The New Zealand College of Midwives (NZCOM) has said there is a shortage of community-based midwives in New Zealand, which is leading to a “fragmented” level of care.
Deputy Chair of NZCOM, Sarah Gilbertson says that there are at least 15 full-time jobs unfilled in Wellington.
She said: “The hospital team doesn’t really provide continuity of care, as such, so effectively women are in the position where – because we don’t have enough midwives – they haven’t got any choice anymore. They’re literally getting what they’re given.”
Associate Health Minister, Julie Anne Genter, added that the current health system model in New Zealand doesn’t seem to serve pregnant women or midwives as well as it could.
She said: “The current module doesn’t seem to serve either pregnant women or midwives as well as it should. We need to do more to address working conditions including unsustainable hours and better integration between community and hospital midwives.”
Most regions across the country were reporting difficulties in retaining and recruiting midwifery staff, with many qualified staff being lured across the Tasman, with others leaving midwifery because of challenging working conditions.
NZCOM’s Alison Eddy said that the difficulties boiled down to the lack of funding and pay levels.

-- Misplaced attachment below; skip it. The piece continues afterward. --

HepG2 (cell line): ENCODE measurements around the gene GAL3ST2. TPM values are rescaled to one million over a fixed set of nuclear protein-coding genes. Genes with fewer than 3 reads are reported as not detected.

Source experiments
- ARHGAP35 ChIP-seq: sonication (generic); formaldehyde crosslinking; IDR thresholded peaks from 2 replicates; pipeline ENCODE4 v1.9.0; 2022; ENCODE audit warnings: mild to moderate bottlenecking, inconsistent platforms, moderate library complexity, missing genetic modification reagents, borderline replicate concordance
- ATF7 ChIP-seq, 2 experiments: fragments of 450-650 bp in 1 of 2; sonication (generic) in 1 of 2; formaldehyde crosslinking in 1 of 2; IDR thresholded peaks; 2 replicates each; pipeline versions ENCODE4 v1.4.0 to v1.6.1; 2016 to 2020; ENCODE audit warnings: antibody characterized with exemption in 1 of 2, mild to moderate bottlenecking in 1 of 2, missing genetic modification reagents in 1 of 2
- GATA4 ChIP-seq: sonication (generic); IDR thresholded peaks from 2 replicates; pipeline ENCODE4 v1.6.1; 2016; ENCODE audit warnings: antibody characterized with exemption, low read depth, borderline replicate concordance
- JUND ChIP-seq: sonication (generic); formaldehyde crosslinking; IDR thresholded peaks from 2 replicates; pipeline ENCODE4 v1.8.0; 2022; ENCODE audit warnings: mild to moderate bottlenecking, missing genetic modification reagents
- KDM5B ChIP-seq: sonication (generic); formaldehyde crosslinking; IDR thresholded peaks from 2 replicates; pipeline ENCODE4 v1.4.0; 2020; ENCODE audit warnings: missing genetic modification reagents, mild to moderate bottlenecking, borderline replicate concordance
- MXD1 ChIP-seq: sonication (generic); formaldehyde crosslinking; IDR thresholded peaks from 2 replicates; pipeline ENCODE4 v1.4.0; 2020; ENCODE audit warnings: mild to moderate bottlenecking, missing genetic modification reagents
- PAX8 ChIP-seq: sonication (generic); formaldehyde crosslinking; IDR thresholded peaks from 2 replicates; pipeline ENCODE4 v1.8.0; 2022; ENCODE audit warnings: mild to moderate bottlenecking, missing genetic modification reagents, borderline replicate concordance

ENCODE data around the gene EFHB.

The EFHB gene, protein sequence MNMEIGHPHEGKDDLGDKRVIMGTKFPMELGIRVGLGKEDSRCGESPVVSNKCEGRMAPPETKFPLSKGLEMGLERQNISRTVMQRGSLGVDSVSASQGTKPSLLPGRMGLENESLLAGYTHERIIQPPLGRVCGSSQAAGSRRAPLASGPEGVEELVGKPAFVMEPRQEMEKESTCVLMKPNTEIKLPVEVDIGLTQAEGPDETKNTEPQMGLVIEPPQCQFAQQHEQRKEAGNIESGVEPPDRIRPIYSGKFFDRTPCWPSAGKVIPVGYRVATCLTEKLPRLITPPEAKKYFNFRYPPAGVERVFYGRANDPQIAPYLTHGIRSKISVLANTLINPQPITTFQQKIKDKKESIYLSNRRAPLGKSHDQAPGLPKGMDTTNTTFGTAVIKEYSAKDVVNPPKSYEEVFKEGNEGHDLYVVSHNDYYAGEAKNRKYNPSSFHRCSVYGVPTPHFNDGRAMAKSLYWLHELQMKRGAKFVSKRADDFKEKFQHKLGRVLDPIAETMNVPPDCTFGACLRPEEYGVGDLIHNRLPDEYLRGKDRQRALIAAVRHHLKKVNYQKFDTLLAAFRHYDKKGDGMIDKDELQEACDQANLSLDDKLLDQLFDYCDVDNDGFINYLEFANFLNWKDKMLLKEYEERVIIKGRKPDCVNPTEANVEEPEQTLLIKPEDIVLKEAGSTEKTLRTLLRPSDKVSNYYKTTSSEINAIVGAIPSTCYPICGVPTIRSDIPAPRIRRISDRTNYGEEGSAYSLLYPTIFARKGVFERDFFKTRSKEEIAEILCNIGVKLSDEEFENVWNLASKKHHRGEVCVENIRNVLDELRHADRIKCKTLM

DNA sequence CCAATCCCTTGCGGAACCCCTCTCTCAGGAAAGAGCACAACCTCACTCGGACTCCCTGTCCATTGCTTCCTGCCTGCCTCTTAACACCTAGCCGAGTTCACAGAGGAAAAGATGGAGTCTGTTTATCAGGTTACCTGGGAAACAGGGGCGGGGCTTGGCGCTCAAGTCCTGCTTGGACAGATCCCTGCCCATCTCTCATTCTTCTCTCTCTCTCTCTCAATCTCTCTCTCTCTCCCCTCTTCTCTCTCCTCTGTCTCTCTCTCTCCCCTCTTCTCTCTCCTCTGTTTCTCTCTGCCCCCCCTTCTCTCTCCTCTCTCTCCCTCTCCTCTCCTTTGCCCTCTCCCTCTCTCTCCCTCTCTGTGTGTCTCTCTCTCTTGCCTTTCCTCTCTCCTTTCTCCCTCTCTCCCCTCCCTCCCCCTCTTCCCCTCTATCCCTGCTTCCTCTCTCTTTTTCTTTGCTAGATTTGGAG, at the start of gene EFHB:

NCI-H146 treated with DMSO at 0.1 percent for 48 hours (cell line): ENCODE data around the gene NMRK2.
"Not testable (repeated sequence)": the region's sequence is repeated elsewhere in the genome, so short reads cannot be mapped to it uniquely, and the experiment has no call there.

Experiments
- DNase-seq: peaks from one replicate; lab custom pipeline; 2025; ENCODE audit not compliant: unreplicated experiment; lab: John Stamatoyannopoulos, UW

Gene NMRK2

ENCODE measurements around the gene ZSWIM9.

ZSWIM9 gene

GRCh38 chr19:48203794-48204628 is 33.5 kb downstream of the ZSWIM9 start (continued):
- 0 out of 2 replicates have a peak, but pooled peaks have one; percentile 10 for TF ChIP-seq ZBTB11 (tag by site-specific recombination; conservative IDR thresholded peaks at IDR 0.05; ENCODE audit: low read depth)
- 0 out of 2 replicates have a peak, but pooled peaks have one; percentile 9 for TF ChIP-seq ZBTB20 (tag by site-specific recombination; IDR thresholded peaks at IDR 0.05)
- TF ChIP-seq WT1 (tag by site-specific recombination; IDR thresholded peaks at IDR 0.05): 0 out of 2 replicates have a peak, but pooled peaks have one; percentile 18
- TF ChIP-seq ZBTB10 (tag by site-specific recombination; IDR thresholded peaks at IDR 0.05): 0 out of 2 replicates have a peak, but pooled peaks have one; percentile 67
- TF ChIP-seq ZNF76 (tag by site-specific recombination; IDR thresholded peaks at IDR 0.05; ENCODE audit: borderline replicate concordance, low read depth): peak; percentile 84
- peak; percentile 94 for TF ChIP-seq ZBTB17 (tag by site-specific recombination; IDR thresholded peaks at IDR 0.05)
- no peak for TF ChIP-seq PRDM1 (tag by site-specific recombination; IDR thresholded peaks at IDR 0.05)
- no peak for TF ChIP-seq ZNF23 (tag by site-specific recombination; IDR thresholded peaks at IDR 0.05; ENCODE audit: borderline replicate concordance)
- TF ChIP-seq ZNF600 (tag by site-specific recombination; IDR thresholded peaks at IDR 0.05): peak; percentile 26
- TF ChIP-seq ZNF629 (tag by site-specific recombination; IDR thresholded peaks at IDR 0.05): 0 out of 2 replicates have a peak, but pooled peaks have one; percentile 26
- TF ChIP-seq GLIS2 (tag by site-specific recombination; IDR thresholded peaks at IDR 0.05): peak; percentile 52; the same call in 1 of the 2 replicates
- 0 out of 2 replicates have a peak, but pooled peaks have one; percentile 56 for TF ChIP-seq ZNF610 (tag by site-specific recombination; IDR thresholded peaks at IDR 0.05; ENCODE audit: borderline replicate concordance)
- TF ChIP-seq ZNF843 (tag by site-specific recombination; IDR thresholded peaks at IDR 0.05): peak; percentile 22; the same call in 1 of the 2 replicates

“District Health Boards are struggling to staff their maternity units adequately and pay for community midwives has fallen well behind levels sufficient to make midwifery a viable career.
“As resources are stretched, stresses develop within the maternity service and increasingly midwives are cutting their hours to manage stressful working environments, leaving the profession, or choosing to undertake short-term contract work in Australia,” she said.
Capital & Coast District Health Board has acknowledged its services were being affected by a midwife shortage but said that women could feel confident they would receive “safe quality care” from its services.
In New Zealand there are approximately 3,200 registered midwives, with around 2,800 working in hospitals or in the community.
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